As headlines about the book Three Cups of Tea by Greg Mortenson punctuate major US papers, two important messages still should be heeded.
More than 'Three Cups of Tea' for Afghan education
As headlines about the book Three Cups of Tea by Greg Mortenson punctuate major US papers, two important messages still should be heeded. First, Mortenson's stories about his experiences building schools in Pakistan and Afghanistan - whether true or, as is alleged, sometimes false - highlight the importance of providing Afghan children with access to primary education. This is a human right, which has been universally accepted.
And the book's focus on girls' education in rural Afghanistan has been recognised by the Afghan government as part of its firm commitment to meeting the Millennium Development Goals, based on the understanding that educating girls will empower more than half of the Afghan population. Indeed, a healthy mother makes a healthy family, which in turn constitutes a healthy and productive society.
But the other message that complements Three Cups of Tea has received scant attention and resources from the international community. Improving the quality of education and investing in the higher education sector, which must prepare a new generation of Afghans to begin gradually owning and leading the process of rebuilding and developing their own country, continues to be neglected.
For the purposes of publicity, fund-raising and politics, donors and their related NGOs, as well as private individuals, have collectively focused on school-building projects without necessarily ensuring that those schools have qualified teachers, a modern curriculum, or labs and libraries equipped with information technology systems to develop a productive labour force that can help integrate Afghanistan with the global economy.
Without looking further afield, the crumbling status of Afghanistan's major university, which once educated students from developing countries, is tragically telling. In November 2009, I paid a visit to Kabul University's library, which used to be one of the largest academic resources in the region. But I found the front section of the library partitioned into divisions, each temporarily staffed and run by a donor country with its national flag sitting on the corner of the receptionist desk.
Going through the larger, orphaned, half of the library with its broken shelves, outdated science books from the 1940s or earlier, and no central heating or AC system, I wondered where the hundreds of millions of dollars, which donors have committed and even disbursed to the education sector, had been spent.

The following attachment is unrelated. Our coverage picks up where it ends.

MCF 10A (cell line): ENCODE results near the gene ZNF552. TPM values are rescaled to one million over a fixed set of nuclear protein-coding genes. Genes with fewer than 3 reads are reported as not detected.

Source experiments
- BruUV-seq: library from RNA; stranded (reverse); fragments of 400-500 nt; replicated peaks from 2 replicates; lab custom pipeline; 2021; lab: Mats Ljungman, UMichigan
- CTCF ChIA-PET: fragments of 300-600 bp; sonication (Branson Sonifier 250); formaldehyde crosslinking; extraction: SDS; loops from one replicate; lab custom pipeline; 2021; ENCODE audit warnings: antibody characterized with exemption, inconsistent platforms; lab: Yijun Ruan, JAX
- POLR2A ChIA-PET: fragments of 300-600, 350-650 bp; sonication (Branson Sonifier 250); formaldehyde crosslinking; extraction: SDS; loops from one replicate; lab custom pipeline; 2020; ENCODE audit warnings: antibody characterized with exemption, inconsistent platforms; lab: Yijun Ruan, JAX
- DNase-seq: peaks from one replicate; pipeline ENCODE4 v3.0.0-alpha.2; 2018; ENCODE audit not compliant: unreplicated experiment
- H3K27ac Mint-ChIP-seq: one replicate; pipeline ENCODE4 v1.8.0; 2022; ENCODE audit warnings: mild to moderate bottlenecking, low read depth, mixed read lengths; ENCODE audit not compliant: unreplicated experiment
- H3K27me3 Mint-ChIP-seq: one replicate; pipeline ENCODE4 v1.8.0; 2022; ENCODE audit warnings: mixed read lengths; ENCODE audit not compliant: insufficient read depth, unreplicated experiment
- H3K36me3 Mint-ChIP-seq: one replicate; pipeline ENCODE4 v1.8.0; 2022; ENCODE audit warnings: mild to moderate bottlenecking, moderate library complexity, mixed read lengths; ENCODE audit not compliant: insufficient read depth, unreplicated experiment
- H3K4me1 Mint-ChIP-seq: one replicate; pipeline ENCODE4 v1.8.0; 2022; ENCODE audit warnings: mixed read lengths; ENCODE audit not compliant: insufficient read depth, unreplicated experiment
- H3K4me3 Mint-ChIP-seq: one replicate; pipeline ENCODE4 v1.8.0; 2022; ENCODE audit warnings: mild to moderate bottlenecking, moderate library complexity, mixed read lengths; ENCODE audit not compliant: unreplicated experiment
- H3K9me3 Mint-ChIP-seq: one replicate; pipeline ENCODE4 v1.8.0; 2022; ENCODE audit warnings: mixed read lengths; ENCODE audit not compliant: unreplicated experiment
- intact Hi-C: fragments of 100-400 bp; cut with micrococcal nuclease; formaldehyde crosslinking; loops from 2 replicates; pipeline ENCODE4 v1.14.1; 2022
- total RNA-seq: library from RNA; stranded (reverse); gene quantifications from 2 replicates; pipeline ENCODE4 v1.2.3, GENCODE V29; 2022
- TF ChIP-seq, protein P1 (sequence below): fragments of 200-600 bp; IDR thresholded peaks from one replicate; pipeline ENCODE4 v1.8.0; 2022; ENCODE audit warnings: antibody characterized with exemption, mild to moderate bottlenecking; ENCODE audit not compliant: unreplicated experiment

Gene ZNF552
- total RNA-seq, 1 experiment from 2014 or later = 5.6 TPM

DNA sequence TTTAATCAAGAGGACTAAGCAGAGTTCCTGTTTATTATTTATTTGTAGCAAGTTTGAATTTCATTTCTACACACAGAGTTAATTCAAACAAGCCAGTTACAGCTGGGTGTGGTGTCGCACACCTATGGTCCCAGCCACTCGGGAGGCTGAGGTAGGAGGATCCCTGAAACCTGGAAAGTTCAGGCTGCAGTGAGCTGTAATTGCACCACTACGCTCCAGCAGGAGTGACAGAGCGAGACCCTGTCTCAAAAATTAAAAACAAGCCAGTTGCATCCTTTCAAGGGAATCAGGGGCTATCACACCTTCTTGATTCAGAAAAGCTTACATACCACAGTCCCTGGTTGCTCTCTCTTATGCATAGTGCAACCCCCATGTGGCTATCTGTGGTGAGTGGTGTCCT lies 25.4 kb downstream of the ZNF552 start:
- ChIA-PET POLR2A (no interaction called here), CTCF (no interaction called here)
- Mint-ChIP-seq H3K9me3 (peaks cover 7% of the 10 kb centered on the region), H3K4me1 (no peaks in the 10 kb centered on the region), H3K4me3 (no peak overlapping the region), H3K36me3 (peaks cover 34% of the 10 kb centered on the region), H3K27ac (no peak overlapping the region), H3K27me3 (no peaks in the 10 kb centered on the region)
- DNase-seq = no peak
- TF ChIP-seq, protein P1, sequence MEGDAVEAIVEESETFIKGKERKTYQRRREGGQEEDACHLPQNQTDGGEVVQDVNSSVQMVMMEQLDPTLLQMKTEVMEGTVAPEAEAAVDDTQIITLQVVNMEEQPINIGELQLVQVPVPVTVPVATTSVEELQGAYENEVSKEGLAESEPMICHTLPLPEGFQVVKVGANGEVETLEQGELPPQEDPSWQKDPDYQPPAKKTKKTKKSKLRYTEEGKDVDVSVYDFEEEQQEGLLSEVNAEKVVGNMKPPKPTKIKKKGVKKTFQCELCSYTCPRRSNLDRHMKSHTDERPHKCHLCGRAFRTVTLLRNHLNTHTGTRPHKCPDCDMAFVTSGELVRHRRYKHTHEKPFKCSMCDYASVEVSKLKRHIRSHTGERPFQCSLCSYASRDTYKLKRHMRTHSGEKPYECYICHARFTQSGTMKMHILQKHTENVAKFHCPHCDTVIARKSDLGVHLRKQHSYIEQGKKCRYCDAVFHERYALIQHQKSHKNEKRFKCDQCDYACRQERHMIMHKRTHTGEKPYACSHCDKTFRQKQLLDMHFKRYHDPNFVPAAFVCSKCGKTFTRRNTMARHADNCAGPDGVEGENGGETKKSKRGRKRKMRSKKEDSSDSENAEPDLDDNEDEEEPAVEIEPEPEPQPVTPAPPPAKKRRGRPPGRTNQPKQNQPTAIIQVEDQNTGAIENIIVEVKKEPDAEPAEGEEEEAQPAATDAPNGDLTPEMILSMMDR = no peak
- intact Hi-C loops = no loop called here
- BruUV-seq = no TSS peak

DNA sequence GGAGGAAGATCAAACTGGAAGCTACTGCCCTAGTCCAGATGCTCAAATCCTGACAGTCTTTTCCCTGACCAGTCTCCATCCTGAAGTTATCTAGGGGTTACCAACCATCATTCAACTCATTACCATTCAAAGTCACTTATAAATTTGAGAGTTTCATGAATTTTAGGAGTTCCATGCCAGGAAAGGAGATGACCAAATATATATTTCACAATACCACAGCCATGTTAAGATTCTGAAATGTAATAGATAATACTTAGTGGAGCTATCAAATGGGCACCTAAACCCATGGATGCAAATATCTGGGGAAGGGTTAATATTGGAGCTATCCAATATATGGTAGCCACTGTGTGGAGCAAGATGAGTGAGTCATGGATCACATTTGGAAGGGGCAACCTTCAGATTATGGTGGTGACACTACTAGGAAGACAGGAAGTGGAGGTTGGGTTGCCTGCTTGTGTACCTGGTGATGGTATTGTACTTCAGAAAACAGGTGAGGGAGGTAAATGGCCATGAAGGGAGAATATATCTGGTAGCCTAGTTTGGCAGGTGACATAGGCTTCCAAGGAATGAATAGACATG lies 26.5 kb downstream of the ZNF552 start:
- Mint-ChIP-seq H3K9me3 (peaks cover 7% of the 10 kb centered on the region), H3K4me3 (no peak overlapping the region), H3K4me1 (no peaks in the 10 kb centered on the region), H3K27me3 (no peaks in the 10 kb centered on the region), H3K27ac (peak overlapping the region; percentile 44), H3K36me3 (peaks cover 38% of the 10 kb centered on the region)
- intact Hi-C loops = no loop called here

Sadly, as any Kabul University student would tell you, much of the aid resources have been wasted on empty schools in the middle of nowhere. But those school schemes have provided parallel non-state structures, such as Provincial Reconstruction Teams and an army of NGOs, with photo and video opportunities to showcase their efforts in Afghanistan and to raise more resources to spend on similar quick-fix and half-done projects that are completely extraneous to Afghanistan's list of development priorities.
Setting details of Afghanistan's higher education strategy aside, it is time that one or a number of serious donors commit to assessing the various needs of Kabul University for effective assistance over the next three years. The international community has set 2014 as the deadline for the transition of security, governance and development responsibilities to the Afghan government. Such inclusive transition of responsibilities to Afghanistan can hardly take place without helping the country's key institutions of higher learning become functional to meet the basic standards of modern higher education.
We have a saying in Afghanistan: "Without morning tea, the war cannot begin." So the right place for donors and education advocates to begin work at Kabul University is its cafeteria where students can actually take a break and have a cup of tea. With such a beginning, we can be sure that the war in Afghanistan can start ending, if Afghans are increasingly able to stand on their own. But this initial effort must usher in university-wide curriculum development, modernisation of the partitioned library into one functional institution to support student research, and building decent extracurricular facilities to make the students' educational experience at Kabul University whole.
M Ashraf Haidari is an international security and development analyst who works with Afghanistan's Ministry of Foreign Affairs